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Old 04-21-2015, 12:08 AM
 
33,046 posts, read 22,077,624 times
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Quote:
Originally Posted by TuborgP View Post
Oh yes, it is there in think tank discussions and elsewhere.
http://www.actuary.org/pdf/socialsec...means_0104.pdf


Means-testing Obama - The Washington Post



The above is from a Washington Post OP-Ed and reflects thinking that proposals to ration SS benefits in a different fashion could really just be a back door way to erode support and do away with.

Liberals have had a running internal debate since the '60s, and probably going back to the New Deal, whether programs should be broad-based (if not universal) to maintain popular support, or should target the neediest, which risks undermining popular support.

Means-testing Social Security (for example) is a good way to erode support if it becomes just another welfare program.
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Old 04-21-2015, 10:25 AM
 
Location: Cape Elizabeth
425 posts, read 387,956 times
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Quote:
Originally Posted by freemkt View Post
Liberals have had a running internal debate since the '60s, and probably going back to the New Deal, whether programs should be broad-based (if not universal) to maintain popular support, or should target the neediest, which risks undermining popular support.

Means-testing Social Security (for example) is a good way to erode support if it becomes just another welfare program.
Well, I think the liberals, or progressive minded people have come down squarely on the side of broad based support, especially for SS. There is a movement to expand SS, not contract it.

The move from defined pension benefits to 401K type pensions has not been a good move, imho. It allowed employers, like my son-in-laws, to first stop the match, then stop contributing at all during the recession. His employer never picked up contributions again. It is all on my SIL - the contributions, the allocations, the reallocations etc.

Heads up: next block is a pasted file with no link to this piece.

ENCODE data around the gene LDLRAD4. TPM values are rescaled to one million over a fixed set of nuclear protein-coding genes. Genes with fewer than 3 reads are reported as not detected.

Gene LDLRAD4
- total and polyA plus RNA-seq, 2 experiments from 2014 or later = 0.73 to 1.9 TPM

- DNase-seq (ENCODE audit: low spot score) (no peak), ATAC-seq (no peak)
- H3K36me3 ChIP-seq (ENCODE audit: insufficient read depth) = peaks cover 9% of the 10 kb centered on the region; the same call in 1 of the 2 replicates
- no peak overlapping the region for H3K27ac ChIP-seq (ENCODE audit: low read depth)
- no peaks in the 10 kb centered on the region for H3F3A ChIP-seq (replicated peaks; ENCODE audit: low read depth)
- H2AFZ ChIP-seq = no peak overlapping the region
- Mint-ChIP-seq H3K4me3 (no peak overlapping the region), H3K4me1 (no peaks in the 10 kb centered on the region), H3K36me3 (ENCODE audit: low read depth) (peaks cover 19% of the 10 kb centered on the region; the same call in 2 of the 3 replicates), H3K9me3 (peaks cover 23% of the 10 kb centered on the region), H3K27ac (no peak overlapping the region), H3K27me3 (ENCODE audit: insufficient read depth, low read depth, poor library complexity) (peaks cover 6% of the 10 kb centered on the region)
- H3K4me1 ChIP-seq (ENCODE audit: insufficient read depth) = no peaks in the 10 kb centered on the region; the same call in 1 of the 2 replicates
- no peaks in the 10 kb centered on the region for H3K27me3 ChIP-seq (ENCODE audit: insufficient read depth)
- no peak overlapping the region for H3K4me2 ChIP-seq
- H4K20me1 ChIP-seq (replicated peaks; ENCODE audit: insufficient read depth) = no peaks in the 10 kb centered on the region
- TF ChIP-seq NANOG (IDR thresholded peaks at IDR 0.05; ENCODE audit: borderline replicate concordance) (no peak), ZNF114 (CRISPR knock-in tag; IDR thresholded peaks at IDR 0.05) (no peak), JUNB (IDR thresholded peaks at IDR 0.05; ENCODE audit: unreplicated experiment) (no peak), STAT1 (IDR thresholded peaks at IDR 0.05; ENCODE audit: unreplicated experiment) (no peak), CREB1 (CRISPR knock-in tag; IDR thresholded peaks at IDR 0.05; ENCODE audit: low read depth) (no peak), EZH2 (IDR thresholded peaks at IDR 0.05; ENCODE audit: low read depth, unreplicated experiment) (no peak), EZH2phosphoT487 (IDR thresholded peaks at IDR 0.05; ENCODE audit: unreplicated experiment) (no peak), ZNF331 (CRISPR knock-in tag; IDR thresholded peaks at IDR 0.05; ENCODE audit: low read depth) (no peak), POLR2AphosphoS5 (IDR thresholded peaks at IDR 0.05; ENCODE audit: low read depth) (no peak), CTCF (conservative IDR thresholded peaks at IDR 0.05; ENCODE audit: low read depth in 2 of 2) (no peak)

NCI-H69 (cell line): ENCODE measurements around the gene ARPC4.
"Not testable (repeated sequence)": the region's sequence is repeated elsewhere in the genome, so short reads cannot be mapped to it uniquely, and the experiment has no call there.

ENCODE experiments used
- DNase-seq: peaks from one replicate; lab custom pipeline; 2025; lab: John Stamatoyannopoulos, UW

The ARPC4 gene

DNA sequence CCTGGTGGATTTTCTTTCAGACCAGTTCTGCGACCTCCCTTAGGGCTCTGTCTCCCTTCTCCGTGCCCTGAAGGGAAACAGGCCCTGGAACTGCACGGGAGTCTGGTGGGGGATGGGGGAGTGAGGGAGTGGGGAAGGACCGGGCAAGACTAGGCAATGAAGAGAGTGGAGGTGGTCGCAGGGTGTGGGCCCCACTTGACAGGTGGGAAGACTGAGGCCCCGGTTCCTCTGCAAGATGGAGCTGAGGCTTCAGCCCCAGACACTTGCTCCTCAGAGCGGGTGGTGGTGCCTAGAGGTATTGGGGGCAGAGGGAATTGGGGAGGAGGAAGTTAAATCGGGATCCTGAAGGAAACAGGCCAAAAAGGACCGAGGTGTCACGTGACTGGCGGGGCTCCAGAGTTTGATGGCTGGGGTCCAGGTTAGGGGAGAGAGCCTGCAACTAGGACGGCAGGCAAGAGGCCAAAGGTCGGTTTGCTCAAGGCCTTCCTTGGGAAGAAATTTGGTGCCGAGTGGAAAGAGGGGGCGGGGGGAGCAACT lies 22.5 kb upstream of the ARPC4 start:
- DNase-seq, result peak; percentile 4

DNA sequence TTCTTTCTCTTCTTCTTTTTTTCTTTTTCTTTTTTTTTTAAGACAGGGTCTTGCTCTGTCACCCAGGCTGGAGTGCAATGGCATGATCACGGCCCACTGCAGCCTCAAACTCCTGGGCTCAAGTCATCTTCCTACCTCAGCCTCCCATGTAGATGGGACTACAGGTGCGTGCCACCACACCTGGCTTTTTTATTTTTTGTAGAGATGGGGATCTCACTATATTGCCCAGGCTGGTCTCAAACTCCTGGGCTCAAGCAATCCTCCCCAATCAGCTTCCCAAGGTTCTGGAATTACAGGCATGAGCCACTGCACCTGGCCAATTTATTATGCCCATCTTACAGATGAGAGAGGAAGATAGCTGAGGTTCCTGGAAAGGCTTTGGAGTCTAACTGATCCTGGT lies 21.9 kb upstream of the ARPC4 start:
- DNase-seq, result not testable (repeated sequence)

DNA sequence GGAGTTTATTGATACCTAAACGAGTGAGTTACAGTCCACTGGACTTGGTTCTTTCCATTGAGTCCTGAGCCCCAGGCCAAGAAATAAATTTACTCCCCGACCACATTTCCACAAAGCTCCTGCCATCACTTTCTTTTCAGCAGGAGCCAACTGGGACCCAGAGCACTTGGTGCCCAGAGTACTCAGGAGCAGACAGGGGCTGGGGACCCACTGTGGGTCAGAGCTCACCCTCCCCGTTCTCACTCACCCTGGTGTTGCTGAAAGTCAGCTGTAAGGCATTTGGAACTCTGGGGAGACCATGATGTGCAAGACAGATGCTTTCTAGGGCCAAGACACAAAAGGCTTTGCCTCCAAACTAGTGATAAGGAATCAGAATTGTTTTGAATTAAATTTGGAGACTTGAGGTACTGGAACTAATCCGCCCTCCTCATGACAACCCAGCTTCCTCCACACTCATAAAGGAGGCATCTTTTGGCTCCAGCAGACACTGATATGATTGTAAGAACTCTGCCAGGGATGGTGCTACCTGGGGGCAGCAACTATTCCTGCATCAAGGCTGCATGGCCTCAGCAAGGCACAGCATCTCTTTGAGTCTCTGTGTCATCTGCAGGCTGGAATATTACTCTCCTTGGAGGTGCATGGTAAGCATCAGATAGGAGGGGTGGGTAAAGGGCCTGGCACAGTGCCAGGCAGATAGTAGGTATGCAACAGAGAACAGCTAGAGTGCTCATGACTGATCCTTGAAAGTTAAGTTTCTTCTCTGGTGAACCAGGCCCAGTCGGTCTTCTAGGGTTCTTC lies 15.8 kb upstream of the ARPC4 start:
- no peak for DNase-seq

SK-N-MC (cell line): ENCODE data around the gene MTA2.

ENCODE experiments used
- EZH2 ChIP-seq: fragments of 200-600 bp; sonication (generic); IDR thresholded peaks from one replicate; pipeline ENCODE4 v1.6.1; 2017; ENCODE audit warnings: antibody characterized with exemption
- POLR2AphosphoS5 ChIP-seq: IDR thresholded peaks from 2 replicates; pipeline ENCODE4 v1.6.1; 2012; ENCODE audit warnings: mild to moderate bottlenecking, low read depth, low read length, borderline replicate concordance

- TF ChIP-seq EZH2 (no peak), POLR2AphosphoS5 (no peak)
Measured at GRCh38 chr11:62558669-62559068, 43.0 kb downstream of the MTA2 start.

If you think the broad base of Americans, or even an average base of Americans know how to invest, how to reallocate, how to withdraw- you are sorely mistaken.

I feel we need to support a society where all people having income security and health security, especially in old age, upon death or disability. That is exactly why SS was put into place. Having those, contributes tremendously to a robust economy, consumer spending, consumer saving and sleeping well at night.
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Old 04-21-2015, 08:10 PM
 
Location: North Idaho
2,172 posts, read 2,086,512 times
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Quote:
Originally Posted by ilovemycat View Post
Well, I think the liberals, or progressive minded people have come down squarely on the side of broad based support, especially for SS. There is a movement to expand SS, not contract it.

The move from defined pension benefits to 401K type pensions has not been a good move, imho. It allowed employers, like my son-in-laws, to first stop the match, then stop contributing at all during the recession. His employer never picked up contributions again. It is all on my SIL - the contributions, the allocations, the reallocations etc.

If you think the broad base of Americans, or even an average base of Americans know how to invest, how to reallocate, how to withdraw- you are sorely mistaken.

I feel we need to support a society where all people having income security and health security, especially in old age, upon death or disability. That is exactly why SS was put into place. Having those, contributes tremendously to a robust economy, consumer spending, consumer saving and sleeping well at night.
There is a significant downside to employer based pensions, namely that if you leave the employer before retiring they typically don't provide a very robust benefit. I'd rather a plan that didn't tie me down to an employer for my entire career. That's an advantage of IRAs and 401k plans.

Here is an article on Chile's experience with individually owned retirement accounts: Chile’s Privatized Social Security Program is 30 Years Old, and Prospering.

Workers are required to contribute 10% of their salary to the program. They may contribute more if the choose, up to 20%. The money is invested in a number of private investment companies. Over the 30 year history of the program it produces results that are far better than our social security system. It also seems to have achieved the objectives you identified above, namely a robust economy, consumer spending and saving, and people being able to sleep at night secure that they have a decent retirement benefit coming.